Have you ever read a well-known Scripture,
thinking you had mined all the gems of Truth buried in it
only to have “AHA!” moment
where you realized you had missed oh, so much of what was there?
That has been my recent experience
with the account of the raising of Jesus’ dear friend Lazarus,
found in the 11th chapter of the Gospel of John.
Jesus appeared to be
an adopted member of the family of Lazarus
and his two unmarried sisters,
Mary and Martha.
Their home in Bethany was a place
where He could
kick off His sandals and rest;
a place of food,
… a place to retreat
from literally bearing the weight of the world
on His shoulders.
The three siblings were devoted to His teachings,
but they were also committed to HIM,
Lazarus became gravely ill
and the sisters sent word for Jesus to come.
They said, “Lord, the one you love is sick.”
In other words this is not
some crazy demoniac,
an unknown leper in a crowd…
…this is Lazarus,
your dear friend,
And they both knew
this would be easy
for Jesus to take care of.
He would arrive
and simply a word
and their brother,
would be healed.
Except Jesus didn’t come
…and their brother died.
My friend, Pastor Ken Hutcherson says,
“Love often waits…
He let two sisters lose a brother,
He let a brother lose his life…
and they all three ended up finding out the difficult lesson
of what it means to let God love you.
They would not have learned the lesson
any other way.”
For what has God made you wait
until you thought your heart would break?
For what are you waiting now,
either for yourself or dear loved ones?
How does waiting strengthen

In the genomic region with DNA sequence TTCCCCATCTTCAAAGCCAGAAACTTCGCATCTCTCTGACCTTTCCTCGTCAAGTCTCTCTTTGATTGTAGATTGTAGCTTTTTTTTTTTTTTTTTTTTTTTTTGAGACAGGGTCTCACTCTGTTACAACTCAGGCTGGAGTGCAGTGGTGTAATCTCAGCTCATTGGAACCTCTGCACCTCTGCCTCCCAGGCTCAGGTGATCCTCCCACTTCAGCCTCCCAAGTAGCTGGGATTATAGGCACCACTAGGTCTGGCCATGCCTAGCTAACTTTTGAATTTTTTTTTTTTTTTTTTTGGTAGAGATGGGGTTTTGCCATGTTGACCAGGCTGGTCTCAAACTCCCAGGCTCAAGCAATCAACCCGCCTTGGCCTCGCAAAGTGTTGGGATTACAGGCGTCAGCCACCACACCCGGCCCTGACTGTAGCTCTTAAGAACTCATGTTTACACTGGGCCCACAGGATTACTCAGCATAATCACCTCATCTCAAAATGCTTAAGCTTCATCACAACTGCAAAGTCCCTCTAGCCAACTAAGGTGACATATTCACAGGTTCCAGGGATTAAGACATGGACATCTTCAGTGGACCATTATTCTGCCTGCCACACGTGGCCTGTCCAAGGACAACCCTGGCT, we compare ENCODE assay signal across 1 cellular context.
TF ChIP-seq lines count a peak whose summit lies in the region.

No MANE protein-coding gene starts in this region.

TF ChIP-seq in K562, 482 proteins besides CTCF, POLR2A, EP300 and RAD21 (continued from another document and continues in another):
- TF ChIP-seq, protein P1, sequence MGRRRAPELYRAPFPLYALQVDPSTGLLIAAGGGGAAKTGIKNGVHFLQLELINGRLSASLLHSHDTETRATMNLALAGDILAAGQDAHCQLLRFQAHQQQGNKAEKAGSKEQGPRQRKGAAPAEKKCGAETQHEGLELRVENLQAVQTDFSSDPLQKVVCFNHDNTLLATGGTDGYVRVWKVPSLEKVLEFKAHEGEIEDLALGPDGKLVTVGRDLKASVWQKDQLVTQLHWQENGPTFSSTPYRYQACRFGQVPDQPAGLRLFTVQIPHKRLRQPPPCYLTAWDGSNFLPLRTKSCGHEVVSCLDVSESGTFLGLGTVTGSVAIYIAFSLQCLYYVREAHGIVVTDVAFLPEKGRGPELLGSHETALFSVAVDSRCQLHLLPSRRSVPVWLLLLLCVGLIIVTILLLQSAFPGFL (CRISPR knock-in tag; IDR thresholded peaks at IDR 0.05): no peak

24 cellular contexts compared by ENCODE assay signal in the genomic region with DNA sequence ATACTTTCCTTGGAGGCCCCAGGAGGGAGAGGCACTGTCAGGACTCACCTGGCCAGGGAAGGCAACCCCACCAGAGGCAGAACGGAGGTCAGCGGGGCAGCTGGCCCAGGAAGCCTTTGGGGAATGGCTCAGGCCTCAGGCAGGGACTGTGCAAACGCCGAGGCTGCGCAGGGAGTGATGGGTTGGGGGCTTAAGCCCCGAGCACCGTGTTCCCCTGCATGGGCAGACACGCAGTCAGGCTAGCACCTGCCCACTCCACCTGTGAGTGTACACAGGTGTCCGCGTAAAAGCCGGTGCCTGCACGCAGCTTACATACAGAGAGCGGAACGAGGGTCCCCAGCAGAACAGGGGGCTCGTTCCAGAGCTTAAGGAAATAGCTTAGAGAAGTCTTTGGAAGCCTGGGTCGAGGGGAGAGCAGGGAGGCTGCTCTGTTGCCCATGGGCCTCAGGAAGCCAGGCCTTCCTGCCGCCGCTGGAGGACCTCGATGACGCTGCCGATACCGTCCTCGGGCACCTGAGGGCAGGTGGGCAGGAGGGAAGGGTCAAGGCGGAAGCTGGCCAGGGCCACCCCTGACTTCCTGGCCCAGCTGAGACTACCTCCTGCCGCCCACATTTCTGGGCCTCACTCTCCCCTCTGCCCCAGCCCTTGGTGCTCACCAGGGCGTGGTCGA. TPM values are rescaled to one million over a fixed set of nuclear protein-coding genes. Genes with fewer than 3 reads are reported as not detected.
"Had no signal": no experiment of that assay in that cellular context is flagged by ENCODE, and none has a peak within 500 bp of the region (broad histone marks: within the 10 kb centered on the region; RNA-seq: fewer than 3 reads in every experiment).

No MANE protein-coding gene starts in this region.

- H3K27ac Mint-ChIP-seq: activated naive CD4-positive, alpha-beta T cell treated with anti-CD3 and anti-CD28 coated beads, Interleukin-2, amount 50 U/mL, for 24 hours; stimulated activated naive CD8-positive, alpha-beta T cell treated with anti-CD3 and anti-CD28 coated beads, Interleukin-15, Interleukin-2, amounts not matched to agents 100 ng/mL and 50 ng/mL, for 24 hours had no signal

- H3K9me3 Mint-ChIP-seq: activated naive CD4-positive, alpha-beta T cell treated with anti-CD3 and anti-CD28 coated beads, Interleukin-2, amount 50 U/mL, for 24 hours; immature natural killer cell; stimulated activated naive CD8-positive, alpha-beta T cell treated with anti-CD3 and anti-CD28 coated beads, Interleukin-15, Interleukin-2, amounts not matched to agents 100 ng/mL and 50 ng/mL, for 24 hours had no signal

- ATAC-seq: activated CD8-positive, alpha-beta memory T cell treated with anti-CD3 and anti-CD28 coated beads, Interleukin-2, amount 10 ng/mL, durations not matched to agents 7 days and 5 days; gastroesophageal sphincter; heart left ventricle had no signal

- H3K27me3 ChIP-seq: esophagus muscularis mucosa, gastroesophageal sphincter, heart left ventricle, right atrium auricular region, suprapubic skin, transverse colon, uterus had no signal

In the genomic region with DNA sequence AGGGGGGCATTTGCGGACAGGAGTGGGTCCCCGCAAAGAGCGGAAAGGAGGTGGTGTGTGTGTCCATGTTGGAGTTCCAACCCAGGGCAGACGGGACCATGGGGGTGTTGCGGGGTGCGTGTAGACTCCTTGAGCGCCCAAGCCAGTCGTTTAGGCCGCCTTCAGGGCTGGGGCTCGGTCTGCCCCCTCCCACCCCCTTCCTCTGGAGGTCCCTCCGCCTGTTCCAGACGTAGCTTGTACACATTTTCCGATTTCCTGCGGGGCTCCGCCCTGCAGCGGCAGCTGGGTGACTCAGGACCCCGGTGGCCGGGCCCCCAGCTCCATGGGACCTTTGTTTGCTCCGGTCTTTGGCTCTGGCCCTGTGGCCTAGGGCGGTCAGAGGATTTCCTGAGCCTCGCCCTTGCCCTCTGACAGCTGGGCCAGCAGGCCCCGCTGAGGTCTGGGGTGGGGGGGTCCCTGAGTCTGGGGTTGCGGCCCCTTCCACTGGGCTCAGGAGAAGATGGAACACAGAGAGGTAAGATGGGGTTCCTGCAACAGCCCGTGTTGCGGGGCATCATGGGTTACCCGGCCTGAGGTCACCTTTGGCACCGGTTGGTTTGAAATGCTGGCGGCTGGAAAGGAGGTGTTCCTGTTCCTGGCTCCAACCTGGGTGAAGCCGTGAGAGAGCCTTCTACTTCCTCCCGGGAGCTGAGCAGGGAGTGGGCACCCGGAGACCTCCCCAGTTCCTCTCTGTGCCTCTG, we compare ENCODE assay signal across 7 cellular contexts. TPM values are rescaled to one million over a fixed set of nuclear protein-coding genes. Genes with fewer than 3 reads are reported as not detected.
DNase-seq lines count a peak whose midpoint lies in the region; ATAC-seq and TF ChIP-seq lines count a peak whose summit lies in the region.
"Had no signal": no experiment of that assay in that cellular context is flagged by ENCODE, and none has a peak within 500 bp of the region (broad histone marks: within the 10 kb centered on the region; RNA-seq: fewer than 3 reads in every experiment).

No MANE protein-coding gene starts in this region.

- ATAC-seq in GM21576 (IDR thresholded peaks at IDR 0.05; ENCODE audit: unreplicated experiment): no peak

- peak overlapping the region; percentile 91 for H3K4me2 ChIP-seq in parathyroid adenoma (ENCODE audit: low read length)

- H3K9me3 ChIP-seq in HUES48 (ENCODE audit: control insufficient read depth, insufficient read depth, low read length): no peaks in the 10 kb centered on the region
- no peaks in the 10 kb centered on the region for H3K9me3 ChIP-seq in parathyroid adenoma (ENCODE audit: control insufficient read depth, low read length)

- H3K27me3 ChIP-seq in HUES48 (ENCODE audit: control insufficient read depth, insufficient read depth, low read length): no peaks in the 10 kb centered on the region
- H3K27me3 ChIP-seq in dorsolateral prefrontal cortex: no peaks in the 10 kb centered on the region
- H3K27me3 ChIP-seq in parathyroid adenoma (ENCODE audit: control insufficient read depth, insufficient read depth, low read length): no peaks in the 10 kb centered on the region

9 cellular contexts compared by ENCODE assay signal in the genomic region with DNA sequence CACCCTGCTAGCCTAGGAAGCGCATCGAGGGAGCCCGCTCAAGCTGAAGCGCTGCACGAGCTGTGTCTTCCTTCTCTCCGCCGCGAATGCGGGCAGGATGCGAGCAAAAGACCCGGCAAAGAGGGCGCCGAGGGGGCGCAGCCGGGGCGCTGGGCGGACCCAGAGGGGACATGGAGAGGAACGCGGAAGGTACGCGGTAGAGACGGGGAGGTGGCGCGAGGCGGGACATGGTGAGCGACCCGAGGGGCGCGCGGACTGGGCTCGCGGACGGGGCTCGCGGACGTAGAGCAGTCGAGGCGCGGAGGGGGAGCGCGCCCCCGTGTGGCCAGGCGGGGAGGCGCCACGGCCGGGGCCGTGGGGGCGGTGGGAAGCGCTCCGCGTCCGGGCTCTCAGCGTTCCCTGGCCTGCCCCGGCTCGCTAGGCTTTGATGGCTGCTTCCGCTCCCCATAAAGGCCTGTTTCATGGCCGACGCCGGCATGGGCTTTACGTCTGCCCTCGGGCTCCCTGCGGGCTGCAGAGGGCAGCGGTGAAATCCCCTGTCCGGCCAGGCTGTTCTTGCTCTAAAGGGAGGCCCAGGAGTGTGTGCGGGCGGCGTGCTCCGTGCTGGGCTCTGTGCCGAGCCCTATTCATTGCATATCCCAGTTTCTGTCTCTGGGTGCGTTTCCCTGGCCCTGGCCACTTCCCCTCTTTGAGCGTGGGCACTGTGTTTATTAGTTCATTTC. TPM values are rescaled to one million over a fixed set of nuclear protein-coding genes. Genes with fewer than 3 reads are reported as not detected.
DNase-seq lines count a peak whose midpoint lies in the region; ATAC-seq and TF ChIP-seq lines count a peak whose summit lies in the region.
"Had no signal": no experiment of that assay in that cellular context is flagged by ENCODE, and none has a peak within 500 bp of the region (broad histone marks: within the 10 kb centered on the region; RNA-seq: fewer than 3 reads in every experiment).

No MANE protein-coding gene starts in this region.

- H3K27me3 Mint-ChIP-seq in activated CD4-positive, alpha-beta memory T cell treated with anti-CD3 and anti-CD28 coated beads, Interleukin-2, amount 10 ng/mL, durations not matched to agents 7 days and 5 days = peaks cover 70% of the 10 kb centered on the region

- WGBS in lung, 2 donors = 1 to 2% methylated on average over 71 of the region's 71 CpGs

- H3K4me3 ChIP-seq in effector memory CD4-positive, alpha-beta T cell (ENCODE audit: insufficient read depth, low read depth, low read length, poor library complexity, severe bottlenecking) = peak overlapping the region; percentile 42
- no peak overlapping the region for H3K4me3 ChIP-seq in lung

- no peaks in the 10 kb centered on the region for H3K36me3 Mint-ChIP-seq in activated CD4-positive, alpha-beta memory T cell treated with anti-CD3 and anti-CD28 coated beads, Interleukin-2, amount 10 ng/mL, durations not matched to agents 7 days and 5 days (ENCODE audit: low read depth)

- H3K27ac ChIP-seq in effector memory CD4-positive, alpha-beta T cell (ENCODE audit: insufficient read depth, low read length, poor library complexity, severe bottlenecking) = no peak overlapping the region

or weaken your relationship with God?
Think of times when it has done
each of those things…
When Jesus finally arrived,
Lazarus had been dead for 4 days.
Martha went out to meet Jesus…
Mary, the one who we saw earlier in the Gospels
sitting at the feet of Jesus while He taught,
oblivious to all else,
would not even go out to see Him.
After Martha encouraged her,
Mary did go to see Him,
but her response was the same as her sister’s,
“If you would have been here,
my brother would not have died.”
Can you FEEL
in those words?
Actually, He hadn’t even needed to be there.
Jesus could have healed Lazarus remotely;
He had healed others that way,
but He chose to allow Lazarus,
Is it acceptable in your personal theology
to be angry
(furious, hurt, disappointed)
Why or why not? Think about a time
when you struggled with your anger
because of something He did
or did not do…
Have you forgiven Him?
Or did you just try to forget it?
Where are you in the process?
After this interaction, Jesus asked Mary
a question I had never noticed.
He said, “Where have you laid him?”
Ponder that with me a second.
Jesus knew if He waited
Lazarus would die.
He knew He was going to raise
Lazarus from the dead.
in which Lazarus now lay
…did He really not know
where Lazarus was buried?
I think the question was for Mary,
not for information.
In whatever emotional state Mary found herself,
the reality was that
Mary’s only brother was dead.
She and her sister were alone in a man’s world…
The One person who could have helped did not
…and now He asked this question
Because Mary had to take Him
to the dead place,
the very symbol
of her greatest pain
and most dreaded fear.
As with Mary,
we must take Jesus
to the dead places in our lives.
where they are,
but we must,
to the places
where our dreams died,
where our self-esteem passed away,
where our faith in others
and in Him
was fatally wounded.
If Jesus came to you and said,
“Where have you laid them?
The unresolved hurts…
The unforgiven buried offenses…
The anger toward me
and others that you choose to ignore…
Where have you laid these dead things?”
What would you answer?
no, the GREAT news
is that this is not where the story
and Martha ends.
Jesus went to the place of the dead
and resurrection occurred.
I know you see the application…
In this season of your life
to which dead places
will you take Jesus?
What dead things
will you allow Him
Kathy A. Sprinkle